Sunday, October 14, 2012

Horn of plenty

Siberian iris leaves bundled for storage
 Weaving in the studio over the Thanksgiving long weekend, I was reflecting on my changed (upgraded?) perspective on what it means to harvest for the future.

In the studio, it has been a glut of harvesting over the past few months - gathering supplies for use over the winter, spring and early summer when our weaving materials of choice are scarce or not ready for collection. The only material available year round seems to be English Ivy but all the others?  Blackberry bark - the harvest window is late July/early Aug (from the time the flowers begin attracting bees to shortly after the first green-hard berries form).  Iris leaves - best harvested in the fall.  Willow and hazel - late winter/early spring. . . . and so on. . . .
A couple of weeks ago, while harvesting Siberian Iris leaves at the Means of Production garden, I asked myself (when the sun was too hot and my back tired)... "Do we have enough yet?"  In the midst of my grumbling I began to realize that what seems like a huge bounty now (I estimated close to 3/4 m3 of leaves were harvested that afternoon) may in fact still leave us short come late spring....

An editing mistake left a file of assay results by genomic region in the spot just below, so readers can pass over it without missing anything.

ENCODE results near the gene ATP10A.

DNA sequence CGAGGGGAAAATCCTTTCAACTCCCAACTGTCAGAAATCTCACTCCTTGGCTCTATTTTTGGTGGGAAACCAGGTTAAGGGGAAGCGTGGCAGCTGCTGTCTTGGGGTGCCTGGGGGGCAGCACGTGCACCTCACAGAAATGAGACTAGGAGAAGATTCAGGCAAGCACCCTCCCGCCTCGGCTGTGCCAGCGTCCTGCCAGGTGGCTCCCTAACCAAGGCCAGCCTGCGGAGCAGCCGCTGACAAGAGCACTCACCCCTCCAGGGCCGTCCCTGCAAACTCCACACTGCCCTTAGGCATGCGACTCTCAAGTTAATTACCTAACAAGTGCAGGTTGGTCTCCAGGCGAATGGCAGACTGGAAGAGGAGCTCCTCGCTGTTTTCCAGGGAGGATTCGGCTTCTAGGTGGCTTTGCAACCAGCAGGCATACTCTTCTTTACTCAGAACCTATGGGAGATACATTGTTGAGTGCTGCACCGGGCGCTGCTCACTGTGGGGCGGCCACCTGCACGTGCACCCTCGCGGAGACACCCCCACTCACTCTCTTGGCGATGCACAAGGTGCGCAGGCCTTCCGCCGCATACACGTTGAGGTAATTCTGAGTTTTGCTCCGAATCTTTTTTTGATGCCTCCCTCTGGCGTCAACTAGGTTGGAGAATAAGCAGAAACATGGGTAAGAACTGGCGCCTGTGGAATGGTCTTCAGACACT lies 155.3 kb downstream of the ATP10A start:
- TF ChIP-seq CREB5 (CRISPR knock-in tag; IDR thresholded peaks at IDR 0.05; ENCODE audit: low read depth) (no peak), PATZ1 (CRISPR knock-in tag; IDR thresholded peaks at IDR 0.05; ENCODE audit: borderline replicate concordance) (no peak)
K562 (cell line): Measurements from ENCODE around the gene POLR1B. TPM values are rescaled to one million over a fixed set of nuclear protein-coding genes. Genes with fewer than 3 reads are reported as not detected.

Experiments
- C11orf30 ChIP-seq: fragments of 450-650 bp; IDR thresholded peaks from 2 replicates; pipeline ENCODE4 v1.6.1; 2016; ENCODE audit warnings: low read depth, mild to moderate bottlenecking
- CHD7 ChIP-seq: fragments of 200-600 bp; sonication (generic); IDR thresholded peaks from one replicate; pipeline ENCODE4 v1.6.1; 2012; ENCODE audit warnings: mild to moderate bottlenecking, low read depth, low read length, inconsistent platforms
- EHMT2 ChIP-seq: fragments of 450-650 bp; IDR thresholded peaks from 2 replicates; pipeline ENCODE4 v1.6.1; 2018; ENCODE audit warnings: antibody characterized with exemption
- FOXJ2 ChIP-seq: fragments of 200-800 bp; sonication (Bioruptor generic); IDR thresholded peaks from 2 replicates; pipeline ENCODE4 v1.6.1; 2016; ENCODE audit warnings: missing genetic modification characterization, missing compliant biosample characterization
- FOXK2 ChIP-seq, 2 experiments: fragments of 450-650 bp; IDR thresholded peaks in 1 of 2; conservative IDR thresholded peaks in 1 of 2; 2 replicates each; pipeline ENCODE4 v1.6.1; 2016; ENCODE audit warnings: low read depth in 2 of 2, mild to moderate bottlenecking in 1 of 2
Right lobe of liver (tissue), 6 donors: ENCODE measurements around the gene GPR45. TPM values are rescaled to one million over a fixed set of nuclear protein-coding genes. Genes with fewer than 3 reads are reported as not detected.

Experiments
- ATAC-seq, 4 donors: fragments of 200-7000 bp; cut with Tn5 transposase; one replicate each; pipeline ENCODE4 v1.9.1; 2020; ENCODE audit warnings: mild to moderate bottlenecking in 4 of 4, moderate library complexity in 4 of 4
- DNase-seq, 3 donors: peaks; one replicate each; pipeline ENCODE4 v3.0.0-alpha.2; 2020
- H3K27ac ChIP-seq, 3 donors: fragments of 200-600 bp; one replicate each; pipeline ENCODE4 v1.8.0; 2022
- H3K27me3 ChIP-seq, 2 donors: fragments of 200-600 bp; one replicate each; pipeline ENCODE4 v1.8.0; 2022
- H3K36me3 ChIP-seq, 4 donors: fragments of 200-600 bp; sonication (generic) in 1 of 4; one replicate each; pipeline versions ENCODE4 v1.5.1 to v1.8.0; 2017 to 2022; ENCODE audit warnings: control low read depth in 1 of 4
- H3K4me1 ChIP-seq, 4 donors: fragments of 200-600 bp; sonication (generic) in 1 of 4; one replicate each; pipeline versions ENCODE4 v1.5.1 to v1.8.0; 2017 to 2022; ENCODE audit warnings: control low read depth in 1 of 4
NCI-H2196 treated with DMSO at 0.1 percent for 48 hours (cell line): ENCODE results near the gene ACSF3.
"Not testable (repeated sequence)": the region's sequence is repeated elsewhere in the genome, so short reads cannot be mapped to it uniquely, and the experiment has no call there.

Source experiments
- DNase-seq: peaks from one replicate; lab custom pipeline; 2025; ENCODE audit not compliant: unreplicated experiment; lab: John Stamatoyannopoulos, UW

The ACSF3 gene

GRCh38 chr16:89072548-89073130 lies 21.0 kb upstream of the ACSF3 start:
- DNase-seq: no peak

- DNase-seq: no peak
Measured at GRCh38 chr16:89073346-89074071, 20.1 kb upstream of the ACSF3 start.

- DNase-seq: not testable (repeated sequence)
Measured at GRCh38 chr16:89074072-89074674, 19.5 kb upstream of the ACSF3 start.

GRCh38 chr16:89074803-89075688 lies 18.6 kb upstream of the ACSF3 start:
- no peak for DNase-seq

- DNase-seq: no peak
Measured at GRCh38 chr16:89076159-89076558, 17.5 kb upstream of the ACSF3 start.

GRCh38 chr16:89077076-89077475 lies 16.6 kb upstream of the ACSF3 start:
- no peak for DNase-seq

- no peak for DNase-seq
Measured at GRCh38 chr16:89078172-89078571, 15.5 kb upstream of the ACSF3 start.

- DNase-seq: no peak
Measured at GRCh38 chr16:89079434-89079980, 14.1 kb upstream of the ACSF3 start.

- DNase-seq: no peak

So a 'Horn of Plenty' to celebrate the bounty of the harvest and (hopefully) many months of weaving to coming before we grab our garden cutters and head back into the garden once again for next years harvest!

Materials used:
English Ivy - used for the spokes and some twining.
Siberian Iris leaves - twining
Day lily leaves - twining
Day lily flower stalks

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